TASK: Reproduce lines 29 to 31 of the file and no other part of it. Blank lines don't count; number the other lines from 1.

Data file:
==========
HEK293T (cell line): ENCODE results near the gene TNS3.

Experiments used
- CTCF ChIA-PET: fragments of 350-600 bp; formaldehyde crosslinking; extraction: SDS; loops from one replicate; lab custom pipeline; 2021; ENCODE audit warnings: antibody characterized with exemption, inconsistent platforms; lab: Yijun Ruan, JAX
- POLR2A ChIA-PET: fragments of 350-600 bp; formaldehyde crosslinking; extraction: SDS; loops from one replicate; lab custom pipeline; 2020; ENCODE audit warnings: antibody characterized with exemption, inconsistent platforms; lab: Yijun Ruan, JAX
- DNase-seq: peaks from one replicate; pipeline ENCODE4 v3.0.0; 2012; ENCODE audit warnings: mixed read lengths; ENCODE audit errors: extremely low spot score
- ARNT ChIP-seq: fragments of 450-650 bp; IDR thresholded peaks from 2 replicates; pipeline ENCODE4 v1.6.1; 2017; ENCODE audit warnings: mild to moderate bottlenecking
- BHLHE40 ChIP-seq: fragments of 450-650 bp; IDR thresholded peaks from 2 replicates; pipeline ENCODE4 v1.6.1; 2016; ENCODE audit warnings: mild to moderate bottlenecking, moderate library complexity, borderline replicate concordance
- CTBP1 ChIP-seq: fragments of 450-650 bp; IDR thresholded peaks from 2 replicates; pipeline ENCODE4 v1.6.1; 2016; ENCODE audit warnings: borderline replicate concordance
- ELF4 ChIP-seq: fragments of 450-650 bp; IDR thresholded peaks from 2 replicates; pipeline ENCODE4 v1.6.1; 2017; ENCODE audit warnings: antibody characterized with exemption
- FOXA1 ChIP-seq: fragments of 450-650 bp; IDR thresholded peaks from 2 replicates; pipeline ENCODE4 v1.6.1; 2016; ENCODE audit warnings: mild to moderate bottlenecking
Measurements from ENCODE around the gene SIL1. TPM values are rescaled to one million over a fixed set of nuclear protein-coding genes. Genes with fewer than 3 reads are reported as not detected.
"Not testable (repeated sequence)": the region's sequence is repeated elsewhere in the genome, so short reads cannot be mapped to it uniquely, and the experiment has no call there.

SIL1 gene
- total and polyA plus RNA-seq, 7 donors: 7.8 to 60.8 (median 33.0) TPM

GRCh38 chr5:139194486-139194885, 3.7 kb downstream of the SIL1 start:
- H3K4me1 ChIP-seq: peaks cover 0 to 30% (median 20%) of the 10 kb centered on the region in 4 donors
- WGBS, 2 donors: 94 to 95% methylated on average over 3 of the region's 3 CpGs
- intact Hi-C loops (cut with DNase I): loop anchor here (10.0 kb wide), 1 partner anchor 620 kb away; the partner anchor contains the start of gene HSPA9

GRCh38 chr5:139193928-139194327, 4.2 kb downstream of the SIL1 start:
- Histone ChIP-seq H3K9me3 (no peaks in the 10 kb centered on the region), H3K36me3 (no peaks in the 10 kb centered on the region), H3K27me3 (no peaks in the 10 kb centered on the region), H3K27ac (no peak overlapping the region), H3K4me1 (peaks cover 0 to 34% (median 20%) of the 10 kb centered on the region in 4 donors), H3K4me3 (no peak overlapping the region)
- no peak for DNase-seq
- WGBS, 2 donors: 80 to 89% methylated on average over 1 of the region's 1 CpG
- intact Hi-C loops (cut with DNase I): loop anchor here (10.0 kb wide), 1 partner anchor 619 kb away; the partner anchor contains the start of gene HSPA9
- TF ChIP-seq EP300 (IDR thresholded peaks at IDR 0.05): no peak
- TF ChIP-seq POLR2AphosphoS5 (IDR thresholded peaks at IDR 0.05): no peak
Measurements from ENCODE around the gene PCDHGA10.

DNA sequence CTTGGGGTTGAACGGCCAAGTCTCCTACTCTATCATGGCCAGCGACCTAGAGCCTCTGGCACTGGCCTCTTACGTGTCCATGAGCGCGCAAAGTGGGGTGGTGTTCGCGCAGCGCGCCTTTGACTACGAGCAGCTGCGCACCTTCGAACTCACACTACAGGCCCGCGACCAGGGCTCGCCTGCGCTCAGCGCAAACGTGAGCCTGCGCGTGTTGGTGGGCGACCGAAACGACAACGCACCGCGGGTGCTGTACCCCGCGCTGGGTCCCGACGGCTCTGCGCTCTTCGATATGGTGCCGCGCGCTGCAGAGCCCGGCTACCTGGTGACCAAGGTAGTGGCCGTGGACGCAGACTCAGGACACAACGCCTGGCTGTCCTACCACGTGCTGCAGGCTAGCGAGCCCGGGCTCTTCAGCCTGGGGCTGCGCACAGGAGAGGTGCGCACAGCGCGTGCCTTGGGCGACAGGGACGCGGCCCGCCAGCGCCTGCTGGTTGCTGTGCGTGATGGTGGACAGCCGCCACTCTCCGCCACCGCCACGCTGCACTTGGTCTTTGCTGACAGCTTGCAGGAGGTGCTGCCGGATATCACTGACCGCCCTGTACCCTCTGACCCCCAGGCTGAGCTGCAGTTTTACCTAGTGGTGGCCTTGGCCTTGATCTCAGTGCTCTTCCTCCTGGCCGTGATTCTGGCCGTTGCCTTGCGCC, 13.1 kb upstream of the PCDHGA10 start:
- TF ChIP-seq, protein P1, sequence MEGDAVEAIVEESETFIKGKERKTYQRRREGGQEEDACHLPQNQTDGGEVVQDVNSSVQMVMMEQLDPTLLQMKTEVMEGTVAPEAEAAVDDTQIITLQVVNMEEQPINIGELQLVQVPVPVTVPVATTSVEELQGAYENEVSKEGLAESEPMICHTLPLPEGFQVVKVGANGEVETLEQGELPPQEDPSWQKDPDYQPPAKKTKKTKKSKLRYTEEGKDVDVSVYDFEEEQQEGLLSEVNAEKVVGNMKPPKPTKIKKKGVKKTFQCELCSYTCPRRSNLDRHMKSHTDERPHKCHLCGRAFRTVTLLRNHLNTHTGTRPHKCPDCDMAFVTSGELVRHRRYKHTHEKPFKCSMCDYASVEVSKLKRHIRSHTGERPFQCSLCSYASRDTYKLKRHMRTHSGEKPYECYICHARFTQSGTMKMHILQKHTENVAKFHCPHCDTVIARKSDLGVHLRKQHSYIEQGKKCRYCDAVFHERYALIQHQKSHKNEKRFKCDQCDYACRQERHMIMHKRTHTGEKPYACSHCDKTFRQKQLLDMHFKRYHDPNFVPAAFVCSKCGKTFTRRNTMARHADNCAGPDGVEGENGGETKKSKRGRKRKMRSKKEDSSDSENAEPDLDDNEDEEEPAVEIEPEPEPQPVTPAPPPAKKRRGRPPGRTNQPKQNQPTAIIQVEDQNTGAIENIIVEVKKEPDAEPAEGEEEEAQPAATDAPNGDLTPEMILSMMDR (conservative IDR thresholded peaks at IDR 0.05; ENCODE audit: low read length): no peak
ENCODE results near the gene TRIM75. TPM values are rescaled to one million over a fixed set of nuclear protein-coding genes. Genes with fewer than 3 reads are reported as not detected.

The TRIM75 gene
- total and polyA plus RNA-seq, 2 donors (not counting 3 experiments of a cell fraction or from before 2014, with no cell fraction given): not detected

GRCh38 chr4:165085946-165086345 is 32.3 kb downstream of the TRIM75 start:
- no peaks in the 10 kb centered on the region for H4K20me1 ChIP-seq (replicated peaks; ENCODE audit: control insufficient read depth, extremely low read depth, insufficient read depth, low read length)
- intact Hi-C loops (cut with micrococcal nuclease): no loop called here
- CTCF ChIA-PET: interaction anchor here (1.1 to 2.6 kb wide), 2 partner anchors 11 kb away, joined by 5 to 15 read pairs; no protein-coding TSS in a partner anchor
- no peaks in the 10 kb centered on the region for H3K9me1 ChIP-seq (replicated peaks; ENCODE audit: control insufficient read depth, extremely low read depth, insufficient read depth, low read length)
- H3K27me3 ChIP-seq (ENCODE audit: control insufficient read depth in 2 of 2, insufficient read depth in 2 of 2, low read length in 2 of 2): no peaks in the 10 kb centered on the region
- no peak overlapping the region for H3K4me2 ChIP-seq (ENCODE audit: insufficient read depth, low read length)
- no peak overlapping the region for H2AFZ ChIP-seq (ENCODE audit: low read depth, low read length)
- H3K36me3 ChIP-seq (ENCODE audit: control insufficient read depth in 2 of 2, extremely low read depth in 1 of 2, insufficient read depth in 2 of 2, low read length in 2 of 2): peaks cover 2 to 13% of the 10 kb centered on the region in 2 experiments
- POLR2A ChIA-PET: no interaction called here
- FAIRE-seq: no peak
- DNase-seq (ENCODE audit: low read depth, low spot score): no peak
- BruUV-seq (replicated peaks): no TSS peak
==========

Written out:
ENCODE results near the gene TRIM75. TPM values are rescaled to one million over a fixed set of nuclear protein-coding genes. Genes with fewer than 3 reads are reported as not detected.

The TRIM75 gene
- total and polyA plus RNA-seq, 2 donors (not counting 3 experiments of a cell fraction or from before 2014, with no cell fraction given): not detected